Key Components of an Effective Estate Plan
While all estate plans share a few common components, high-net-worth individuals may need to consider additional options for more effective outcomes. The three main estate planning tools to consider are a last will and testament, trusts, and a power of attorney.
Last Will and Testament
A last will and testament is the most basic requirement for effective estate planning. This document is important for all Texas residents, whether they are young, old, healthy, sick, rich, or poor. The primary function of a will is to designate beneficiaries and determine which assets they should receive.
Most high-net-worth individuals in Texas should consider the potential benefits of trusts. Middle-class residents with net worths of $100,000 might also benefit from establishing trusts – even if this wealth bracket does not fall into the traditional definition of “high-net-worth.” Trusts are effective estate planning tools because they can control how beneficiaries receive assets. In contrast, a will may only have the power to control who receives assets.
For example, you might have a family member who is not yet ready for a big financial responsiblity. You may feel uncertain about leaving this individual large sums of money, but you may still be concerned about their financial security after your passing.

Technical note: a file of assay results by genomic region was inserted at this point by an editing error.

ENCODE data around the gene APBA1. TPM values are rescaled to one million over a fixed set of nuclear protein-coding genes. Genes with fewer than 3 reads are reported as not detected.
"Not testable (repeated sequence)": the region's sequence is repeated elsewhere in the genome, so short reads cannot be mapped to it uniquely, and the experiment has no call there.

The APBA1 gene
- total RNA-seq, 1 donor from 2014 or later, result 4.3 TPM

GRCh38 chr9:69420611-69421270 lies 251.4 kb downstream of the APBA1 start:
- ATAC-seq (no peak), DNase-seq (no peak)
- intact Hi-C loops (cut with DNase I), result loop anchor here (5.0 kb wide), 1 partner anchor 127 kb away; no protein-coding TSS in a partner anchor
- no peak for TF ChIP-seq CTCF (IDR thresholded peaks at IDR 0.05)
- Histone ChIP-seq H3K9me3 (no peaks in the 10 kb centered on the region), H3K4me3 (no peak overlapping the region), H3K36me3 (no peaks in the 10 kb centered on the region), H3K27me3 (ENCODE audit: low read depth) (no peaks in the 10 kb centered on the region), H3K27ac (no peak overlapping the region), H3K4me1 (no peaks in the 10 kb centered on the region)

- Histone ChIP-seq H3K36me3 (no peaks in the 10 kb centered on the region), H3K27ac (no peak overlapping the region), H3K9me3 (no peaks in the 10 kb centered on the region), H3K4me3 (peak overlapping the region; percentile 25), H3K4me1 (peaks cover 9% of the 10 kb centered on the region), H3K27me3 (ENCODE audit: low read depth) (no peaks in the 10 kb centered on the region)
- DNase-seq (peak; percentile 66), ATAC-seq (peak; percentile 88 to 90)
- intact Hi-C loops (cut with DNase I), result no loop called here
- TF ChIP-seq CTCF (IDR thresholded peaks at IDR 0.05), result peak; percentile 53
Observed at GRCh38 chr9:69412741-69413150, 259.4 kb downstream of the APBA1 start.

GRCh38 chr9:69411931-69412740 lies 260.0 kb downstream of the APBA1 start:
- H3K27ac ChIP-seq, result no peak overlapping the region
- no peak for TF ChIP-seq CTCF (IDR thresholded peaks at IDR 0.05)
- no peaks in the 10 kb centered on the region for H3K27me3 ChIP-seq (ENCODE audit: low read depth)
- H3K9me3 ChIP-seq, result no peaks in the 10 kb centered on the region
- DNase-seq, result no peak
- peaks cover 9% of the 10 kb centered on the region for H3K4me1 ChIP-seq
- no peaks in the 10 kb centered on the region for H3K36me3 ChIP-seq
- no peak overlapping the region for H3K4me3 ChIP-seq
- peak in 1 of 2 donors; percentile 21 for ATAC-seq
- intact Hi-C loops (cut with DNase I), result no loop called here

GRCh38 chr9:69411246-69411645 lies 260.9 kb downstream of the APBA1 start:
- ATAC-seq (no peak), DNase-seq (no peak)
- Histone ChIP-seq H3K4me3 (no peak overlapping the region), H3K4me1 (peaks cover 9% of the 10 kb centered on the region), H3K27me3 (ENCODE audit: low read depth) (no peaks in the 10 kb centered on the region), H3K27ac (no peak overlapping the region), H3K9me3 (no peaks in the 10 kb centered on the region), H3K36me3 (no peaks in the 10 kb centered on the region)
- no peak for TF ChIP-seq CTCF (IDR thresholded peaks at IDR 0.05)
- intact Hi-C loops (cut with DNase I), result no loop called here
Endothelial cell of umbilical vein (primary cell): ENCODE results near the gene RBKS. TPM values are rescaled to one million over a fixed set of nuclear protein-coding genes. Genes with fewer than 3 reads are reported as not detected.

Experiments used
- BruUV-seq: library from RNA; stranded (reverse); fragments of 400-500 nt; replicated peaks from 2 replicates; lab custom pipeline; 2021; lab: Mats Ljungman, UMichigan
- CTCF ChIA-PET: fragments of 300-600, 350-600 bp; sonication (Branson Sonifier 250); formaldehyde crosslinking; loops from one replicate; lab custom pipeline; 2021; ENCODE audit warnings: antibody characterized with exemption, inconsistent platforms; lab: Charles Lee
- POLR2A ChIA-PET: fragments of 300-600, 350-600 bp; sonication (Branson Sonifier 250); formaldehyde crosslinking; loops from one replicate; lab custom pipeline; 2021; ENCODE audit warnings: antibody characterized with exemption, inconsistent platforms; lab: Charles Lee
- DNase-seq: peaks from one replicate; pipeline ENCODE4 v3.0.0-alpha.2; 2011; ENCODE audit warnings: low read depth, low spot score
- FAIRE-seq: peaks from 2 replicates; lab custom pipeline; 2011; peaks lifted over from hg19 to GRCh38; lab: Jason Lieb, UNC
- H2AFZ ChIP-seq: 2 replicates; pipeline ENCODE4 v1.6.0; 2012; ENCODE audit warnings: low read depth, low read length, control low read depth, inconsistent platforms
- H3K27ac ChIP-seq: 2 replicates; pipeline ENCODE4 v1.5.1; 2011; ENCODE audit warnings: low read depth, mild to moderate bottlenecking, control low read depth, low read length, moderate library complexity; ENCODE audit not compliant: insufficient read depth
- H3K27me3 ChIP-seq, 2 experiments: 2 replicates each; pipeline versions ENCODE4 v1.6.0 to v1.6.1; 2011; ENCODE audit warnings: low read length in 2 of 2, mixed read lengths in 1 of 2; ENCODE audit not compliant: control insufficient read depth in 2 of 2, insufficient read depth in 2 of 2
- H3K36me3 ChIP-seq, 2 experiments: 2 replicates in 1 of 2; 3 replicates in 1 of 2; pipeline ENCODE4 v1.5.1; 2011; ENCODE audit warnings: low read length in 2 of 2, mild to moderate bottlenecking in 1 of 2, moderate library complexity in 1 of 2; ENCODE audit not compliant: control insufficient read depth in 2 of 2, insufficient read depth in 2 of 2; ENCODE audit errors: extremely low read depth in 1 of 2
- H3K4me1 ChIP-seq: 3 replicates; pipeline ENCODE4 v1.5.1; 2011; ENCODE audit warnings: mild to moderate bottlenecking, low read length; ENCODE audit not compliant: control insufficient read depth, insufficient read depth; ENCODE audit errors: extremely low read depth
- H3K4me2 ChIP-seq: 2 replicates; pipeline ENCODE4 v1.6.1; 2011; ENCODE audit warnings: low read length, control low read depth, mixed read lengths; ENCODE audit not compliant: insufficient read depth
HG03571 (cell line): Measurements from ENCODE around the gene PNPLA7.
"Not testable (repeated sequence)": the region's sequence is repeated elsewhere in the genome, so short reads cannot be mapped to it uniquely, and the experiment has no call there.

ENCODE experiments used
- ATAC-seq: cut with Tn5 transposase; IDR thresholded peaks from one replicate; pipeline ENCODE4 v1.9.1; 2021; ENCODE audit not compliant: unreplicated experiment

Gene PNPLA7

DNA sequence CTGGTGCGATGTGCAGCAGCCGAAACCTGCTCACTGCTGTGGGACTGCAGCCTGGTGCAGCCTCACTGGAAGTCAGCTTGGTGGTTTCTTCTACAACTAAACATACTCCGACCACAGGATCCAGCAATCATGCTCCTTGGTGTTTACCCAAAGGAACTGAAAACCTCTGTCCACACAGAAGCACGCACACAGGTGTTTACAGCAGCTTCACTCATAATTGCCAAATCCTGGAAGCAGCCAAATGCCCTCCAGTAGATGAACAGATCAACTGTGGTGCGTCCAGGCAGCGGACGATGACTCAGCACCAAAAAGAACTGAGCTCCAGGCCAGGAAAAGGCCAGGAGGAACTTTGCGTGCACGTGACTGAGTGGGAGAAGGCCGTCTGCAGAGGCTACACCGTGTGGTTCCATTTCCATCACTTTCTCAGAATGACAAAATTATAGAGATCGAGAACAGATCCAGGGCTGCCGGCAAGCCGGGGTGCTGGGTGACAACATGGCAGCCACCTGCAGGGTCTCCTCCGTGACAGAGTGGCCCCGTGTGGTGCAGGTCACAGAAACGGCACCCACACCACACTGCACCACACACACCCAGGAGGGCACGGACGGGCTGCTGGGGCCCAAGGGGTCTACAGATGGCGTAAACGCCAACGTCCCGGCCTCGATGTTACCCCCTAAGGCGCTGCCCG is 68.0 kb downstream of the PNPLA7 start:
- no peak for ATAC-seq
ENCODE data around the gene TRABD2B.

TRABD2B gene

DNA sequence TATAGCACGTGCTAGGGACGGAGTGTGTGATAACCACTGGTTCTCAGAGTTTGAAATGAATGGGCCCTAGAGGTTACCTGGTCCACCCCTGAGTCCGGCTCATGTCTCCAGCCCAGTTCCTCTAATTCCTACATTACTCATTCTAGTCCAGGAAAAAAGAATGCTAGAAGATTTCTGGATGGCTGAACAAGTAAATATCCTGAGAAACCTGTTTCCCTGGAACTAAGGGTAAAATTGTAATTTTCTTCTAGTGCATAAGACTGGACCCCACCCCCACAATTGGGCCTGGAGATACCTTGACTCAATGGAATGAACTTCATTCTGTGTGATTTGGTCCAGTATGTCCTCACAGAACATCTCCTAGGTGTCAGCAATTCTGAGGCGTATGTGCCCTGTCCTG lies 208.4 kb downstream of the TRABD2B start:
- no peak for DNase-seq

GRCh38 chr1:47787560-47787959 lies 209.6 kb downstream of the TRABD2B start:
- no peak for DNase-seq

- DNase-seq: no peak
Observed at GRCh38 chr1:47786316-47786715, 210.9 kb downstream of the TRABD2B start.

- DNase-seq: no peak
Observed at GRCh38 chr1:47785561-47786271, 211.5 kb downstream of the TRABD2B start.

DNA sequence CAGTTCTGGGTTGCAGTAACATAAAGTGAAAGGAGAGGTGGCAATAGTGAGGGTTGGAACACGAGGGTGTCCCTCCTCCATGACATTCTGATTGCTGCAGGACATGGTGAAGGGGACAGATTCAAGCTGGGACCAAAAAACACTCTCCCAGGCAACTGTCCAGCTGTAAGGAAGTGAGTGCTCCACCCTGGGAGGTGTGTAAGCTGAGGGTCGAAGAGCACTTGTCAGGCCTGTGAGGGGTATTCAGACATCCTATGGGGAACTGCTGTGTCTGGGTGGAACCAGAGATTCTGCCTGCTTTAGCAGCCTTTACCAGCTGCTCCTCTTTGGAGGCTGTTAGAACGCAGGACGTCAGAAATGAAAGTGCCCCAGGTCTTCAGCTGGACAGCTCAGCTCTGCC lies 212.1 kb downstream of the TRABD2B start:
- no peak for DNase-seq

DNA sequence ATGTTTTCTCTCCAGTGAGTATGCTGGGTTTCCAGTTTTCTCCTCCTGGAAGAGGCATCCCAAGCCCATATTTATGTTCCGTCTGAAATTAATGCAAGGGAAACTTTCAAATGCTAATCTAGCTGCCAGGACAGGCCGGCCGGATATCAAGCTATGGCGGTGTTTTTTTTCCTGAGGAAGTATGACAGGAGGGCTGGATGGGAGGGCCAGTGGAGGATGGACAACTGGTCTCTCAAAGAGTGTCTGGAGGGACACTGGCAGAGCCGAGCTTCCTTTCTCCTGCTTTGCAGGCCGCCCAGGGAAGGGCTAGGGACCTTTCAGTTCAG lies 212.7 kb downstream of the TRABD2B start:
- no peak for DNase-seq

This obvious strategy in this scenario is to consider a spendthrift or “drip-feed” trust. As the name implies, this trust distributes funds on a gradual basis rather than paying out a lump-sum amount. This provides financial security for your beneficiary while protecting them from issues such as gambling, debt, substance abuse, or poor investment choices.
Trusts also provide a range of tax planning advantages, and they have the potential to reduce or eliminate federal estate tax obligations. Popular choices among high-net-worth and ultra-high-net-worth families include charitable remainder trusts (CRTs) and generation-skipping trusts (GSTs). There are almost too many different types of trusts to list, and the best option depends entirely on your family’s unique needs. To discuss a trust that meets your specific priorities, consider consulting with a high-net-worth estate planning lawyer in Texas.
Power of Attorney
Also known simply as “POA,” a power of attorney allows you to designate a representative to handle your finances if you ever become incapacitated. For financially savvy individuals who play an active role in their investments and business activities, this estate planning tool may be crucial. The thought of leaving these decisions to a family member who has no idea how to run your business or manage your investments may seem unthinkable. Without designating a financial power of attorney, your business and investments could suffer tremendously while you are incapacitated.
There are many situations where a POA might be helpful, not just for those who are in poor health. For example, you can also designate a POA to handle your real estate transactions while you are abroad, or a POA to handle financial matters when you are unable to do so.